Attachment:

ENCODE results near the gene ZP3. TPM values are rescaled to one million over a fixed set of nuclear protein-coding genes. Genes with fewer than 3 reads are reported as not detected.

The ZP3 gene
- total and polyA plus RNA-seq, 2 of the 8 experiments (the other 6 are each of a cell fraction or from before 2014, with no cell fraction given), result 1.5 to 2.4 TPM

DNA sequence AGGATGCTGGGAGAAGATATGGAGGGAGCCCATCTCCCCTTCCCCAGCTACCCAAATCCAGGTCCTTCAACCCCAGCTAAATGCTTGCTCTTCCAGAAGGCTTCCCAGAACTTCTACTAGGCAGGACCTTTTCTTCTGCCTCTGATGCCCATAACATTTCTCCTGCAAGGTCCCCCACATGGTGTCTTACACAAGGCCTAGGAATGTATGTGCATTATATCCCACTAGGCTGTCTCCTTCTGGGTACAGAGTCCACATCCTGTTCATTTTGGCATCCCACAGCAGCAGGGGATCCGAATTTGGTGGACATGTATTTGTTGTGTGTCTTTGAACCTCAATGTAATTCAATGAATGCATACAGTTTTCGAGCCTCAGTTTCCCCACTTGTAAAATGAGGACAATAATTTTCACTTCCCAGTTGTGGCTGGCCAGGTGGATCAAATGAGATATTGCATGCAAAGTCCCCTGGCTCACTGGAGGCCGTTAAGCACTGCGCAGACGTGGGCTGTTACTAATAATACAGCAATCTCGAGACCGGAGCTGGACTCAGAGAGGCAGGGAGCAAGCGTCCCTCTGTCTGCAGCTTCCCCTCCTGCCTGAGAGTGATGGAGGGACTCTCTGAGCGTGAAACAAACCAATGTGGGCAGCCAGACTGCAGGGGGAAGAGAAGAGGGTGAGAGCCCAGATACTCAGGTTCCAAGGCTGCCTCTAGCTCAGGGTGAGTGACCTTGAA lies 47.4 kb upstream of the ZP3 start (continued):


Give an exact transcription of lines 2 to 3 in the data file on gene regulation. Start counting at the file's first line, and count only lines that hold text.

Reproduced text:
The ZP3 gene
- total and polyA plus RNA-seq, 2 of the 8 experiments (the other 6 are each of a cell fraction or from before 2014, with no cell fraction given), result 1.5 to 2.4 TPM